If you've ever watched someone watch fireworks or something when they're going, that to me is something humans should do more often, is experience moments of awe.  My wife actually does it when she's around   trees. It's quite amazing to watch. She sees trees differently than the rest you know. A lot of people, like me, I love trees, but she's like you know.

And so there I was and taking that first breath, of what new life, and seeing this message come to me that was, so not in like gentle, it's just this is the key, this is the key, and from that I you know, I remember sitting up.

You know, I could tell the experience was coming down. Now I mean, I was still full in it, but I was like out. I was out, you know the candle in the mirror? I saw that and I thought I'm done. I've got it and now, how do I? You know, 

But the one thing that kept in my mind was that help people understand that connection because that's how you make really really good human beings.


And that was my, that's been my career ever since.

I, you know again this is back before the internet, so how do you find the schools that teach the diet food/ diet connection? And there was only two that I found at the time.

And I wrote, you know, there was magazines, like you know “new age magazine” or you know botanical, anyways, there was one there was and I was like, that's the one I'll go there.

And I was in Boston, and I don't know, a month later, I sent off a check for my first semester and then when that ski area ended and I quit my jobs and everything like that.  So I went off and studied that for nine months and I basically have been in it my whole life.

My… that was back in, was back in 83 84. okay and so yeah that's that was my, you know thing.

I don't know if it has to be that way for everybody.  I don't think that's the point.  I don't think it has to like, I think going back but that was mine and yes that's that's my career now and in fact what I've been doing since 2006 was learned it, was creating formulas that are now known as “nootropics''.

Nootropics are any set of compounds or compounds or plants that increase some aspect of cognition.  It can be focus and memory and loss of mental fog you know that.  It can be motivation, but it can also be a lessening of anxiety and a lessening of depression and that's what these plants can do.

And in fact my story about the pandemic was deep, deep frustration of “like what are you doing Scott?” You've got to, you know, this is the thing, that this is the only tool you have Scott to help in this area that we're talking about.  Is go back, but this time, go back.  It's going to be better and that was the phone call to my MD botanist friend that I had met when I was doing it earlier, like 10 years earlier and I said,  “I want to get back into it” and he says well in a in this sweetest Indian accent, eastern Indian accent, I don't want to imitate it, because I would be bad at it and it probably isn't appropriate to do it, but you know you, can just people listening to us can imagine, he just said in this sing-songy voice says “well your timing's very good because there's a there's new technology out there that makes these the plant extraction 10 times to 15 times stronger than anything we were doing back when you were first doing it”.

And that's what propelled me so that's what we did during the pandemic.  Because we created what we really believe is the most potent, nootropic, cognition brain tonic, plant-based, vegan formula out there and it is really really taking off like a storm here in the states.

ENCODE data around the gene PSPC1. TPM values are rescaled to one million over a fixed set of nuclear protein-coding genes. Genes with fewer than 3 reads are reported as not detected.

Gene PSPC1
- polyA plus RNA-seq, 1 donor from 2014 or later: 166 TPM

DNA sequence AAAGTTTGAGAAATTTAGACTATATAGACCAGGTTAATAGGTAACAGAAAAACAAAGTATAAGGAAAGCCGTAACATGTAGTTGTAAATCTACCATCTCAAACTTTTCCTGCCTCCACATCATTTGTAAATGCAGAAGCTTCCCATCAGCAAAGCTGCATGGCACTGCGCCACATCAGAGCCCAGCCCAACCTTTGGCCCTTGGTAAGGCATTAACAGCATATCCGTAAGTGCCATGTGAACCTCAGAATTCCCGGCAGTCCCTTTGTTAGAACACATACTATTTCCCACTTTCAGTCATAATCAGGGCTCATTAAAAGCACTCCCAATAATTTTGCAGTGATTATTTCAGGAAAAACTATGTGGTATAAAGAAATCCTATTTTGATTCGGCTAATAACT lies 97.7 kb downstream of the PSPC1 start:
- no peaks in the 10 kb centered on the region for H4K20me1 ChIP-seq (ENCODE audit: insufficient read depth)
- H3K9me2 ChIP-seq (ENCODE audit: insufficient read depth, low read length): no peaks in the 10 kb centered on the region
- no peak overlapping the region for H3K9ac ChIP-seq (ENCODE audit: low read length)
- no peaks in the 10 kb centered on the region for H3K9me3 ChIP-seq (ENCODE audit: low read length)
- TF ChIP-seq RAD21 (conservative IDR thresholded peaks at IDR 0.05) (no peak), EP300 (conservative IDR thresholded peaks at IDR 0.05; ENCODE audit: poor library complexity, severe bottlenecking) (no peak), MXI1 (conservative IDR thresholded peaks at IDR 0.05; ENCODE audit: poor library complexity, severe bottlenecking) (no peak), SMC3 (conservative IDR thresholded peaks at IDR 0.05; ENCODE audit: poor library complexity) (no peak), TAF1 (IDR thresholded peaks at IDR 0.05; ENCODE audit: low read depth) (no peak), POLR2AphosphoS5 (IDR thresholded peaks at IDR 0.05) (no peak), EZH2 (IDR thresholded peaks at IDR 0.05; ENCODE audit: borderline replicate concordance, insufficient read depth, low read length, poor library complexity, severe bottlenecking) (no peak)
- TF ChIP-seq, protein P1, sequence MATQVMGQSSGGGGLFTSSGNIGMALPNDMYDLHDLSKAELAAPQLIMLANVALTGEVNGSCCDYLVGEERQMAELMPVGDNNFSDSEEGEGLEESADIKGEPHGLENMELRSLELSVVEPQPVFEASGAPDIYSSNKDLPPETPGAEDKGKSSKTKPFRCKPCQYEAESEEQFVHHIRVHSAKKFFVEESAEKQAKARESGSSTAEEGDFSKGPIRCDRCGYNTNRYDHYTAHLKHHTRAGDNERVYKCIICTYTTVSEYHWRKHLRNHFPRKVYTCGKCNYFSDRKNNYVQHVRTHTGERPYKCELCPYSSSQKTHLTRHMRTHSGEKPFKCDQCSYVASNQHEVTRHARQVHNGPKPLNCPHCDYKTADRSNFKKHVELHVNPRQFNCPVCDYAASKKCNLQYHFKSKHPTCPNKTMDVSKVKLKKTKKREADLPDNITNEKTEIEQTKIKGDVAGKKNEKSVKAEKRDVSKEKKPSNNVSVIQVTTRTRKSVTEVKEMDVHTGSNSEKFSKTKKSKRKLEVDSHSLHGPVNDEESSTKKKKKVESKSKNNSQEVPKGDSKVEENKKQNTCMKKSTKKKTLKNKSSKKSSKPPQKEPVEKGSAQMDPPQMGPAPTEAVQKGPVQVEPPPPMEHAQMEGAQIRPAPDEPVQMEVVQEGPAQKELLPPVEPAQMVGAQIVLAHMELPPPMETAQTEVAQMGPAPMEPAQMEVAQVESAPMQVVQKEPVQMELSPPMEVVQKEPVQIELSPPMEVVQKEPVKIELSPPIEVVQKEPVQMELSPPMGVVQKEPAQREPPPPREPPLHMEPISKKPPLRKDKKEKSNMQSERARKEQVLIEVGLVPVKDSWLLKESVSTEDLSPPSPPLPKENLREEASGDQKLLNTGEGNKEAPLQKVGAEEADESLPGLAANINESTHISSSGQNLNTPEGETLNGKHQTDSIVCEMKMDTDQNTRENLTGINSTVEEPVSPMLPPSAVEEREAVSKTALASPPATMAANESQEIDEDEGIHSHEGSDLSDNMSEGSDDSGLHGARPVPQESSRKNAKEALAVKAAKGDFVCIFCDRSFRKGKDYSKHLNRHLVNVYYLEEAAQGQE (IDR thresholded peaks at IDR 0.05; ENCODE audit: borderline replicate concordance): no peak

We just launched it on September 1st.

Okay great and because I've been to the website but the listeners haven't, can you just leave us the name of your website and then it just gives a description of the product so that after the people have listened to finish listening to the podcast they can go and have a little bit of a read about it.

Yeah and my name is unique. I'm the only Scott Ohlgren in the known universe except if you go back to 1800 lifetimes, I bet you always use that name again. They'll find me no matter what because the name is kind of long, unfortunately, it's “synaptic scientific” and synaptic scientific.com is my website

And synaptic of course, is the synapses, in the brain.  And we have one product, one very, very, potent product called “cognition” and we actually ship all around.  We've got we've got quite a few, I say quite a few you know, I've got a dozen maybe people that we ship to in Australia. 

So, we ship bottles there and that's what it is.

And it's basically a mix of eight active ingredients.  Seven of them are ayurvedic plants.  So all of the plants have been used for hundreds of years and they all have really nice studies that have shown their effect on cognition in some way.

Then we just put them together, in a really nice mix, what we call a “stack”.  That's what they say in the Nootropic world.  We've got this really nice stack.  It's a very strong formula.  It's quite bitter, you know like, a strong bitters, but those who have been used to Chinese herbs or you know herbal medicine, it's got a very strong taste.

We softened it with a bit of orange and lemon and you know a little bit of but there's no sugar in it or anything either, it's extraordinarily clean.  There's no artificial preservatives in it.  It's really quite stable.  It took us a lot longer than I thought, you know.  That's what R&D is all about.  But it's really nice and I mean you know it's really quite extraordinary.

And how do you take it is it you're straight you know you just yeah it's in in a top oh that one's let's see this one just squirt it into your mouth yeah exactly it's just 


So for people who are used to doing say taking things like flower essences or something like that or a homoeopathic formula they're used to sublingual.

Correct and for that matter, you know sometimes you can mix, as you can with those, a lot of those things, mix it with tea. I oftentimes will put it into a teaspoon so I know how much I'm seeing because sometimes doesn't you know it's kind of vicscous, it's kind of thick.